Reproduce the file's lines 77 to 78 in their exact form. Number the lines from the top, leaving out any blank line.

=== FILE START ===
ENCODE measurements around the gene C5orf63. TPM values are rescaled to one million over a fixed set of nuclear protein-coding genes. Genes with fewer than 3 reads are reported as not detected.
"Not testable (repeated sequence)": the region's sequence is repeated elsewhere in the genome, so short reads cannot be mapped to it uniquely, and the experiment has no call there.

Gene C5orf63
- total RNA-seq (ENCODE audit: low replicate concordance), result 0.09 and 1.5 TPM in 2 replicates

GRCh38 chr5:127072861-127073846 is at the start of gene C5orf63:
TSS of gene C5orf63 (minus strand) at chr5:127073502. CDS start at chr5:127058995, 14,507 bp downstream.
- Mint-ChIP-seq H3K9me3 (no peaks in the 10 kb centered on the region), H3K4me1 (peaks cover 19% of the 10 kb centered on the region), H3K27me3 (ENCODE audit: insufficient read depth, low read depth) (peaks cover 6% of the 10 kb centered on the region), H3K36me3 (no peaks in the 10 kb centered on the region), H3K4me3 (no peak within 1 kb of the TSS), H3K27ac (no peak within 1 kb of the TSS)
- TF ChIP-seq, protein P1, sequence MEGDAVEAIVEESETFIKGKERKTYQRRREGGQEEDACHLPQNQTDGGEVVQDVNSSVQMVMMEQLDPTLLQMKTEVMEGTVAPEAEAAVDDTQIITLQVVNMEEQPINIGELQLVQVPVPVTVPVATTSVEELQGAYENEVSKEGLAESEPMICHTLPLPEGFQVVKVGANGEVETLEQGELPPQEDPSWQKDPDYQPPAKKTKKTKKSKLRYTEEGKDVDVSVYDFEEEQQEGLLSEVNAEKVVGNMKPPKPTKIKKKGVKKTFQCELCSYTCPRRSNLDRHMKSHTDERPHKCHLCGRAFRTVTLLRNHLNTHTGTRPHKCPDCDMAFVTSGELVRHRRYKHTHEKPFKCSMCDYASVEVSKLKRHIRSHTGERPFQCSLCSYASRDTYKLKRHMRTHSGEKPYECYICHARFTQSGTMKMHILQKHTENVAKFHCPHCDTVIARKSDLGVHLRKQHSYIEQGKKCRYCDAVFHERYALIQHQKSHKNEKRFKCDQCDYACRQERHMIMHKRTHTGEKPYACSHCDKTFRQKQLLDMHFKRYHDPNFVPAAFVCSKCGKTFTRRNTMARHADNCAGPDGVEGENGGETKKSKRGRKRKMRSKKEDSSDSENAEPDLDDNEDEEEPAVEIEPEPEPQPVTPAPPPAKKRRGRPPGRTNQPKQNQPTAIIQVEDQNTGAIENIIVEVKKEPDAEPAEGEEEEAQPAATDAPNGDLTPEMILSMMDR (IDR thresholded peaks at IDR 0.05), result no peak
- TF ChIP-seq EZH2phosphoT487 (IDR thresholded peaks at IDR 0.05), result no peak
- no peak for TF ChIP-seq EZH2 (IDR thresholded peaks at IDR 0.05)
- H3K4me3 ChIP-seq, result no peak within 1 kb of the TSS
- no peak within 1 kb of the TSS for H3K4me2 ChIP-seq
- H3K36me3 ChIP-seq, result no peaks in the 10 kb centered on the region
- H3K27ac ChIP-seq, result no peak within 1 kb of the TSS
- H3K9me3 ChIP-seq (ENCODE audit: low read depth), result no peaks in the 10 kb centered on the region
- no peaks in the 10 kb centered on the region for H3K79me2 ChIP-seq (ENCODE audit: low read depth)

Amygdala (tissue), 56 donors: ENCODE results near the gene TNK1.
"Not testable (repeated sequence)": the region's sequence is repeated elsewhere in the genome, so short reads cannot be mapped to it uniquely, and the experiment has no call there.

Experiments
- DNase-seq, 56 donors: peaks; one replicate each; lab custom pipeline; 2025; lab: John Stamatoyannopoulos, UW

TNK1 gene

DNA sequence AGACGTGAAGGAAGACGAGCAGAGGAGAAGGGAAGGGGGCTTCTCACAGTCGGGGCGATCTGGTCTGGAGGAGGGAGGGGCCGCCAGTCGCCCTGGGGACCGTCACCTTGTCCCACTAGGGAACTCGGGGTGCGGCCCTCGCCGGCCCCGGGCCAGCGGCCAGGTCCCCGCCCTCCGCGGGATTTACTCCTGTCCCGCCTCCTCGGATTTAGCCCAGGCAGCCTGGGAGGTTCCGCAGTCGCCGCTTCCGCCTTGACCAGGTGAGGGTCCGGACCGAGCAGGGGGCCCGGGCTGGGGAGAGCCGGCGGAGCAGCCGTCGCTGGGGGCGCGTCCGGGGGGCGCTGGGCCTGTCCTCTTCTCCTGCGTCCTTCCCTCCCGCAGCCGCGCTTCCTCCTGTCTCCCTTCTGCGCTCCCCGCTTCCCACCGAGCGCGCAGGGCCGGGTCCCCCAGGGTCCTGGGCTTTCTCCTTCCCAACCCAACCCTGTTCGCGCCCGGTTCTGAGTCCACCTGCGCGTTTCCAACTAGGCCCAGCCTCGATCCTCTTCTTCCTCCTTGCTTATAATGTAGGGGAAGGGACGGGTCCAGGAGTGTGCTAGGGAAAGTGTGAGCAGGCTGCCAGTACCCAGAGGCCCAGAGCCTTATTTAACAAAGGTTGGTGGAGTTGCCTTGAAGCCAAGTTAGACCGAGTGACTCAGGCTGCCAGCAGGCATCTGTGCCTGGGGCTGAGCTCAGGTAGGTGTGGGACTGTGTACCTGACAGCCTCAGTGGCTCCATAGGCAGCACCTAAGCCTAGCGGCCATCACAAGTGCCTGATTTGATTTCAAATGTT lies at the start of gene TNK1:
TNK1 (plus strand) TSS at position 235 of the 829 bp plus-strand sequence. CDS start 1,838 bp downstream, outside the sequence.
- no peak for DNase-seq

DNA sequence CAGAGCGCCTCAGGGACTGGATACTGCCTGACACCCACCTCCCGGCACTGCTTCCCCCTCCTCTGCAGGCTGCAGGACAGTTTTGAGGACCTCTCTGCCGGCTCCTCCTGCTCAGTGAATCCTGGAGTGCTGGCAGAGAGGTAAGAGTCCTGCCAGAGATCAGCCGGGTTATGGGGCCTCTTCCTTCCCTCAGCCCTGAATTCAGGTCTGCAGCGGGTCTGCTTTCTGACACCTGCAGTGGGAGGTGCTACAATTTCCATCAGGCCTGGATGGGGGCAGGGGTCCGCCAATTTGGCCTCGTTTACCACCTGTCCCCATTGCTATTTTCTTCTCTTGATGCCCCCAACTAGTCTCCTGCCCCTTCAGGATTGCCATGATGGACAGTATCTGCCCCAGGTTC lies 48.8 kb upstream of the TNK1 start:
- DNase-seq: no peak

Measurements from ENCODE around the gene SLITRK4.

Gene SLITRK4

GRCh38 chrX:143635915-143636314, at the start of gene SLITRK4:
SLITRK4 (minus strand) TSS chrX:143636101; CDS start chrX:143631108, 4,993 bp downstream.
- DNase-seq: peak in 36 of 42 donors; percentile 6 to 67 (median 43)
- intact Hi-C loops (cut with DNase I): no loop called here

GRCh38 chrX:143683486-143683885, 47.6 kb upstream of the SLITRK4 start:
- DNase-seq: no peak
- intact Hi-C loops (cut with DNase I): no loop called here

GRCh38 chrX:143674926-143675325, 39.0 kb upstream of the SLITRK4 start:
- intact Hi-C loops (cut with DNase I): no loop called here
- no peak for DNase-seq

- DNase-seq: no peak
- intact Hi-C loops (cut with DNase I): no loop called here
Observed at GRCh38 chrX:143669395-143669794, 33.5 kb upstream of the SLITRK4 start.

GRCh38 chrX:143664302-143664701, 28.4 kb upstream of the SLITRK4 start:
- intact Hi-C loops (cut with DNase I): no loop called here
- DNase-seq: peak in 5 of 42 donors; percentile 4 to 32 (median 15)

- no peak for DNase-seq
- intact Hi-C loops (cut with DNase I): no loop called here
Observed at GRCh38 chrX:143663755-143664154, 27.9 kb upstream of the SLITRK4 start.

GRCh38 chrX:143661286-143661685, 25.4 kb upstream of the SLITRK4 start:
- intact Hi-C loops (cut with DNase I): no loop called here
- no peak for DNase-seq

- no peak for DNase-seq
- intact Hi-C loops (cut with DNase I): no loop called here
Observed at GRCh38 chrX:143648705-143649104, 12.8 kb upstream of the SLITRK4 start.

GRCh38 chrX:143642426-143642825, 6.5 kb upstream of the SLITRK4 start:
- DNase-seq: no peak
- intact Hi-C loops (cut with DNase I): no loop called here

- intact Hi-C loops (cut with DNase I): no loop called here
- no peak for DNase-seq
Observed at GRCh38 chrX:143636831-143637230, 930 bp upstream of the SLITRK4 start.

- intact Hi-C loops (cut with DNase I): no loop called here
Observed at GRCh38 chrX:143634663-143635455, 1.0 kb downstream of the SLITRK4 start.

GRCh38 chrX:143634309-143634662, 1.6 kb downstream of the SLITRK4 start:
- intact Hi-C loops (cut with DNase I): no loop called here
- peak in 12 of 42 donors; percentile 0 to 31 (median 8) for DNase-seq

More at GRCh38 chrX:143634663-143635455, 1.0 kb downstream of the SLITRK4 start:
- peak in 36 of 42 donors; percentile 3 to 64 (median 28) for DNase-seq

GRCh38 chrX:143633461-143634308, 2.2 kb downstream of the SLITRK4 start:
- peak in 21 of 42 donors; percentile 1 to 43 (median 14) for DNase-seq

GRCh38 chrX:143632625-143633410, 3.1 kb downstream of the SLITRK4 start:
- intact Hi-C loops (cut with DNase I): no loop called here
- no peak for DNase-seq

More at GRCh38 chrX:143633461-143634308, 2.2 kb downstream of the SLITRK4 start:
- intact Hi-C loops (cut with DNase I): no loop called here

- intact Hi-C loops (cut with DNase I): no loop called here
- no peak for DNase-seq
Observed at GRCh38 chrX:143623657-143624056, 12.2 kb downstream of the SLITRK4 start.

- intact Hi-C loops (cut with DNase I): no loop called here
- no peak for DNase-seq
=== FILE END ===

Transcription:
- intact Hi-C loops (cut with DNase I): no loop called here
- no peak for DNase-seq